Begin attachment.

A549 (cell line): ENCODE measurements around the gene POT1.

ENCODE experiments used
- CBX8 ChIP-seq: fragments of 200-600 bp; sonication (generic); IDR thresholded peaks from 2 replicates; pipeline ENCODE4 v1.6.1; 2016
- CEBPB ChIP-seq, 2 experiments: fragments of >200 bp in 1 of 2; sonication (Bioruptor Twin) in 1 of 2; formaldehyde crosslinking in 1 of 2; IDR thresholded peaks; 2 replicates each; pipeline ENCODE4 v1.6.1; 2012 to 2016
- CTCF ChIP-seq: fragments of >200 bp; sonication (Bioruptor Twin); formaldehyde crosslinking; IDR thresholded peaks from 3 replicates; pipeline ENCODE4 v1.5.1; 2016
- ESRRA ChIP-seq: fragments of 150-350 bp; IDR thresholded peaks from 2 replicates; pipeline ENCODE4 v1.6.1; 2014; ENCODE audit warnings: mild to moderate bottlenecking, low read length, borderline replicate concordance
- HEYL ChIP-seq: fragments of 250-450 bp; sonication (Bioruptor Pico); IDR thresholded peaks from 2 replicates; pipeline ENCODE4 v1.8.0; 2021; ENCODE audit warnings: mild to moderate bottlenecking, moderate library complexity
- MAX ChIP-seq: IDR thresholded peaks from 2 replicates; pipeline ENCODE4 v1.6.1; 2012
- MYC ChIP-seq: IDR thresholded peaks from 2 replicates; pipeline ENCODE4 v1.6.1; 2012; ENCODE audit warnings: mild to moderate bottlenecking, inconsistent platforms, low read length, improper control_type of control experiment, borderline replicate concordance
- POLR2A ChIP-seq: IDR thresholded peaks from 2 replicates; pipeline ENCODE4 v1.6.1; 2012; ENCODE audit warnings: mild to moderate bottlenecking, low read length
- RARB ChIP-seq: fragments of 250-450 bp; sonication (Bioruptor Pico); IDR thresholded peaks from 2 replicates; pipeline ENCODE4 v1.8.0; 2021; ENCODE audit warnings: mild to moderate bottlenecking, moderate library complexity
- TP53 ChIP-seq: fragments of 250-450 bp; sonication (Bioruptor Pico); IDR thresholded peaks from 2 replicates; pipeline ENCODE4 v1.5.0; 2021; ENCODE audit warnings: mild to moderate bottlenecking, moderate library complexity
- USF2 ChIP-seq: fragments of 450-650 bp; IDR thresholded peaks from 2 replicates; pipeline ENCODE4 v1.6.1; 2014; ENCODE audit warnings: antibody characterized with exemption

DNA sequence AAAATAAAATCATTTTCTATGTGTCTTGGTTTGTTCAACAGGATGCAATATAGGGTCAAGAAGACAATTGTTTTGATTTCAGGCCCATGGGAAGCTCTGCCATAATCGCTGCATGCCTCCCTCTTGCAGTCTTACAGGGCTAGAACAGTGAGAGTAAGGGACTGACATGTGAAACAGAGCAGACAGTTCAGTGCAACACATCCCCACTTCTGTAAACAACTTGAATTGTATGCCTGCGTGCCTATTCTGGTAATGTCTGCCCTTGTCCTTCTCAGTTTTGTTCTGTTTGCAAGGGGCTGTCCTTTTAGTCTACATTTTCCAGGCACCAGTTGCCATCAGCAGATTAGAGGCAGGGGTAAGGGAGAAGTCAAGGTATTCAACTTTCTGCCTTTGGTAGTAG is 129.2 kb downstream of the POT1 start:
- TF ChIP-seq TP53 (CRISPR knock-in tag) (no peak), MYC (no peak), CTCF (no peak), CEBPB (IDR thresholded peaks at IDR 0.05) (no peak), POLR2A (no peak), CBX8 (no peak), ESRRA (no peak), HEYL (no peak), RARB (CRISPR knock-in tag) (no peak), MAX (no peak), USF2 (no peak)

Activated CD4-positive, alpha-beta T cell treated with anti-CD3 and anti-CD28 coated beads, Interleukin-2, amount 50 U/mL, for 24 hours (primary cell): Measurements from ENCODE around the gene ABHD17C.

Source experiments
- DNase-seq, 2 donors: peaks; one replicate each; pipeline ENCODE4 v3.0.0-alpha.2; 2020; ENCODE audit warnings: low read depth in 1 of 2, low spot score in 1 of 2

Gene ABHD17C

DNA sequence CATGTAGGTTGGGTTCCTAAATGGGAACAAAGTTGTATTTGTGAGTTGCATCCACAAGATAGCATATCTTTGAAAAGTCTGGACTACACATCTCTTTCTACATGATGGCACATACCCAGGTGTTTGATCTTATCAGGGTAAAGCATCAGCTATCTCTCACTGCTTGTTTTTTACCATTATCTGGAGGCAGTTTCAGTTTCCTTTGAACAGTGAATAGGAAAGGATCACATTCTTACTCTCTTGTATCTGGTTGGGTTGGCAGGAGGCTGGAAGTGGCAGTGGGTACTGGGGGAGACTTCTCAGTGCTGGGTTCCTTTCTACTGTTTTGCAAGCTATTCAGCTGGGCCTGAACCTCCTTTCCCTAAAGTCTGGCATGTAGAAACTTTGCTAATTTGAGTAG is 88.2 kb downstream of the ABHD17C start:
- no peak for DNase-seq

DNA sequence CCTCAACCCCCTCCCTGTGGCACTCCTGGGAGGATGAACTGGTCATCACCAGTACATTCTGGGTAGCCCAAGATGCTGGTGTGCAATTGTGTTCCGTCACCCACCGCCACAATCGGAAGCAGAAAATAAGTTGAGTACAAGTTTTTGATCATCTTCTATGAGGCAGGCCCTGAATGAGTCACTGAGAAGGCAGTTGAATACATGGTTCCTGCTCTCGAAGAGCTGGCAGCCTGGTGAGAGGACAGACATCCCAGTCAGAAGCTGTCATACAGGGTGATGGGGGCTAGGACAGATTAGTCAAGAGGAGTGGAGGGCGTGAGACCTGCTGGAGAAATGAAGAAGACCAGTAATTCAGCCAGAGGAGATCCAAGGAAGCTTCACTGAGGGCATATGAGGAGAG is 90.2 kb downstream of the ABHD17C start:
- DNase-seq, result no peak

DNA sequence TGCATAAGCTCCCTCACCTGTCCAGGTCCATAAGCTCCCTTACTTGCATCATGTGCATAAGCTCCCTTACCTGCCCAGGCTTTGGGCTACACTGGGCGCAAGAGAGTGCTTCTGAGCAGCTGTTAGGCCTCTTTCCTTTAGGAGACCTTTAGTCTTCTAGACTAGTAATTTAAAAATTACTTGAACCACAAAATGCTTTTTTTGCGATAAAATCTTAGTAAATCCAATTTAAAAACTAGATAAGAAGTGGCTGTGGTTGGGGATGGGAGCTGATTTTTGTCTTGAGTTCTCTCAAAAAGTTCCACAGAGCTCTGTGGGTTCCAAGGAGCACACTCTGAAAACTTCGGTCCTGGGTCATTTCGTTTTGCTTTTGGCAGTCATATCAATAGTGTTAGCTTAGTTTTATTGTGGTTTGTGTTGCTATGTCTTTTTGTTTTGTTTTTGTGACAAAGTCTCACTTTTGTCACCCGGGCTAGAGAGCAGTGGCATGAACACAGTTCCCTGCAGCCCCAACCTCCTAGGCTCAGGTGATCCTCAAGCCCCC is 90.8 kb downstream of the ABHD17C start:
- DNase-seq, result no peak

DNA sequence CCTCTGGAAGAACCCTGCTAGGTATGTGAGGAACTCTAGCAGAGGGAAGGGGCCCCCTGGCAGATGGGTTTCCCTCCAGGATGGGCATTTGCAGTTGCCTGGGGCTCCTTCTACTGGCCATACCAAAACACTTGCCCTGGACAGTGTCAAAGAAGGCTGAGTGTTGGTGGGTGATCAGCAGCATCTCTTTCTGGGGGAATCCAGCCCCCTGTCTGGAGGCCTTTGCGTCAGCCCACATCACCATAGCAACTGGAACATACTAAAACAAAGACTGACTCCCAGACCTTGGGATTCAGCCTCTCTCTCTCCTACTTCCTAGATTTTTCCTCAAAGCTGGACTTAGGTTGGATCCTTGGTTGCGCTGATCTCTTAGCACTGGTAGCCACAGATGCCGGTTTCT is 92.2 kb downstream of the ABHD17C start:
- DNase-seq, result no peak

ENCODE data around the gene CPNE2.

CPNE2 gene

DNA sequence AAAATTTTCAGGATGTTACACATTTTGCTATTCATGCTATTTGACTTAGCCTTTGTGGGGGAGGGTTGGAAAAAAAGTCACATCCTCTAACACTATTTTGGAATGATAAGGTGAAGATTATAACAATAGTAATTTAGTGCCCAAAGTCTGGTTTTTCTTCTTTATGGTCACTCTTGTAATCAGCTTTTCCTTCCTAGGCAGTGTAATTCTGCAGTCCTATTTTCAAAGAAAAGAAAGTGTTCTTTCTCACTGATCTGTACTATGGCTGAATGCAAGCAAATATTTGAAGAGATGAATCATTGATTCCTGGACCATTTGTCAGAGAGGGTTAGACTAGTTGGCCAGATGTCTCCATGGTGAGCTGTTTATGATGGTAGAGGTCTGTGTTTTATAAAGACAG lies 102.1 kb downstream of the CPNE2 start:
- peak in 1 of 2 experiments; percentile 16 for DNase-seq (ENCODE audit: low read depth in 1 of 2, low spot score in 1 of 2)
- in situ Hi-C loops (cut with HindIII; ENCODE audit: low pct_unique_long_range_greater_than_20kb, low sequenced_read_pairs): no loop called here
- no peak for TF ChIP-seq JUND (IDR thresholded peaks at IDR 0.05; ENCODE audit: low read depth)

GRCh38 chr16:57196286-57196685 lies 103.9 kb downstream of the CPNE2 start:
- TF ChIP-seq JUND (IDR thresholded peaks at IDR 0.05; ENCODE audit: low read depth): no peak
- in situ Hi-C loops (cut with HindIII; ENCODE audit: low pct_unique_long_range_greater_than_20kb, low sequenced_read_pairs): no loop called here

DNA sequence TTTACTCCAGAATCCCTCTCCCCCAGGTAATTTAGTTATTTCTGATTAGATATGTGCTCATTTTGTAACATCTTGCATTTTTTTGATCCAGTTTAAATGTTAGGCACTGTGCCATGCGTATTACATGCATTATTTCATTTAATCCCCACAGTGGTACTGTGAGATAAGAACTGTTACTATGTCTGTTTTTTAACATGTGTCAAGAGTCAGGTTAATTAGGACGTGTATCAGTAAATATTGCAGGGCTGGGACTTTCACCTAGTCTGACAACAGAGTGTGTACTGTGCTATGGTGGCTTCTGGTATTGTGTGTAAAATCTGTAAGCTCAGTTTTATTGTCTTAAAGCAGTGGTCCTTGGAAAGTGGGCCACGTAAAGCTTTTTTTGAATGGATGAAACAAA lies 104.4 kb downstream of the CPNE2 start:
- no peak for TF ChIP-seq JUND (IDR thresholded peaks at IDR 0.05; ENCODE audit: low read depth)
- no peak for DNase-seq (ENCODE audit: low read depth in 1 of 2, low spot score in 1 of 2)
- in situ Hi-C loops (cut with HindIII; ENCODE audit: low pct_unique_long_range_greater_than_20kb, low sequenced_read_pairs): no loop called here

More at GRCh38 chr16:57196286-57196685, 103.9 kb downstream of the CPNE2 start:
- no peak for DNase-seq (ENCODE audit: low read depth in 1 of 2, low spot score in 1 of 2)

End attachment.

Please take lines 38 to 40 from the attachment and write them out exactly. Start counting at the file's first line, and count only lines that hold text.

- no peak for TF ChIP-seq JUND (IDR thresholded peaks at IDR 0.05; ENCODE audit: low read depth)
- no peak for DNase-seq (ENCODE audit: low read depth in 1 of 2, low spot score in 1 of 2)
- in situ Hi-C loops (cut with HindIII; ENCODE audit: low pct_unique_long_range_greater_than_20kb, low sequenced_read_pairs): no loop called here